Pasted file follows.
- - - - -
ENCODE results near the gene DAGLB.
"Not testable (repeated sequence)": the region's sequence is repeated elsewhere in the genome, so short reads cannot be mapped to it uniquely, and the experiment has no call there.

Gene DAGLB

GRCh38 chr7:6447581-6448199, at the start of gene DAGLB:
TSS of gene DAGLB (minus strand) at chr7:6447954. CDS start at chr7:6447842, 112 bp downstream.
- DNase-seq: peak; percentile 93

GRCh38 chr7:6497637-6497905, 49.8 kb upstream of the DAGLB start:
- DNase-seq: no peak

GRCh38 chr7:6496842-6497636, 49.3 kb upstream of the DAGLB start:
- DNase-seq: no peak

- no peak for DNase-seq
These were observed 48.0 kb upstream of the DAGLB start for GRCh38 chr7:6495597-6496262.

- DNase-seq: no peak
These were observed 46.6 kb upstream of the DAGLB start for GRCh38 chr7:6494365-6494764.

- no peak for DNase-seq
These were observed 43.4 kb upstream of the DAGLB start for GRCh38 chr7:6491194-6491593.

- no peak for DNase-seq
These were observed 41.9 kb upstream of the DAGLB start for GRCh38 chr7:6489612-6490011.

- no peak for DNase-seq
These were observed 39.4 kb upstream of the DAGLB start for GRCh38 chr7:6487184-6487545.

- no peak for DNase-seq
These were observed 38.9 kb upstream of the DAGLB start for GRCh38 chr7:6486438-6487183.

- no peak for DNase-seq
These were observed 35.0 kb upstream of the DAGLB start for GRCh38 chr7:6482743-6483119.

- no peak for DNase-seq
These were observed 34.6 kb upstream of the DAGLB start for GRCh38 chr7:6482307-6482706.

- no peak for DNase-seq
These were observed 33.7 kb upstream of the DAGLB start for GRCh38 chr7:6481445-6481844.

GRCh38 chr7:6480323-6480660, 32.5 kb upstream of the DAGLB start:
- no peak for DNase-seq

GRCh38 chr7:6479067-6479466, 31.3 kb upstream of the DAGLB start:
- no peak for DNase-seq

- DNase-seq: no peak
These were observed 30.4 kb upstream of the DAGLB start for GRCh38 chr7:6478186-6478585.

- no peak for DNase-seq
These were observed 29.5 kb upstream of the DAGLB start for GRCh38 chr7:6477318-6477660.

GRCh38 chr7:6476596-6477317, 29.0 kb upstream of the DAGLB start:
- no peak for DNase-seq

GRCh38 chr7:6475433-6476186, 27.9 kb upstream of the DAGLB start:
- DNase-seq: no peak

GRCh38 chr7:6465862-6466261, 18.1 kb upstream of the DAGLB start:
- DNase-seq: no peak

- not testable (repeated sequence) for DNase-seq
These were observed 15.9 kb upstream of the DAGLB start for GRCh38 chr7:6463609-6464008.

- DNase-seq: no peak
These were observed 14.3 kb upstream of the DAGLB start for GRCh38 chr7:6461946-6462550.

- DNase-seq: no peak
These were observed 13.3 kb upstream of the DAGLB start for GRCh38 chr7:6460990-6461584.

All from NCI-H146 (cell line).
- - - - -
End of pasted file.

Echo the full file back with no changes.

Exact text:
ENCODE results near the gene DAGLB.
"Not testable (repeated sequence)": the region's sequence is repeated elsewhere in the genome, so short reads cannot be mapped to it uniquely, and the experiment has no call there.

Gene DAGLB

GRCh38 chr7:6447581-6448199, at the start of gene DAGLB:
TSS of gene DAGLB (minus strand) at chr7:6447954. CDS start at chr7:6447842, 112 bp downstream.
- DNase-seq: peak; percentile 93

GRCh38 chr7:6497637-6497905, 49.8 kb upstream of the DAGLB start:
- DNase-seq: no peak

GRCh38 chr7:6496842-6497636, 49.3 kb upstream of the DAGLB start:
- DNase-seq: no peak

- no peak for DNase-seq
These were observed 48.0 kb upstream of the DAGLB start for GRCh38 chr7:6495597-6496262.

- DNase-seq: no peak
These were observed 46.6 kb upstream of the DAGLB start for GRCh38 chr7:6494365-6494764.

- no peak for DNase-seq
These were observed 43.4 kb upstream of the DAGLB start for GRCh38 chr7:6491194-6491593.

- no peak for DNase-seq
These were observed 41.9 kb upstream of the DAGLB start for GRCh38 chr7:6489612-6490011.

- no peak for DNase-seq
These were observed 39.4 kb upstream of the DAGLB start for GRCh38 chr7:6487184-6487545.

- no peak for DNase-seq
These were observed 38.9 kb upstream of the DAGLB start for GRCh38 chr7:6486438-6487183.

- no peak for DNase-seq
These were observed 35.0 kb upstream of the DAGLB start for GRCh38 chr7:6482743-6483119.

- no peak for DNase-seq
These were observed 34.6 kb upstream of the DAGLB start for GRCh38 chr7:6482307-6482706.

- no peak for DNase-seq
These were observed 33.7 kb upstream of the DAGLB start for GRCh38 chr7:6481445-6481844.

GRCh38 chr7:6480323-6480660, 32.5 kb upstream of the DAGLB start:
- no peak for DNase-seq

GRCh38 chr7:6479067-6479466, 31.3 kb upstream of the DAGLB start:
- no peak for DNase-seq

- DNase-seq: no peak
These were observed 30.4 kb upstream of the DAGLB start for GRCh38 chr7:6478186-6478585.

- no peak for DNase-seq
These were observed 29.5 kb upstream of the DAGLB start for GRCh38 chr7:6477318-6477660.

GRCh38 chr7:6476596-6477317, 29.0 kb upstream of the DAGLB start:
- no peak for DNase-seq

GRCh38 chr7:6475433-6476186, 27.9 kb upstream of the DAGLB start:
- DNase-seq: no peak

GRCh38 chr7:6465862-6466261, 18.1 kb upstream of the DAGLB start:
- DNase-seq: no peak

- not testable (repeated sequence) for DNase-seq
These were observed 15.9 kb upstream of the DAGLB start for GRCh38 chr7:6463609-6464008.

- DNase-seq: no peak
These were observed 14.3 kb upstream of the DAGLB start for GRCh38 chr7:6461946-6462550.

- DNase-seq: no peak
These were observed 13.3 kb upstream of the DAGLB start for GRCh38 chr7:6460990-6461584.

All from NCI-H146 (cell line).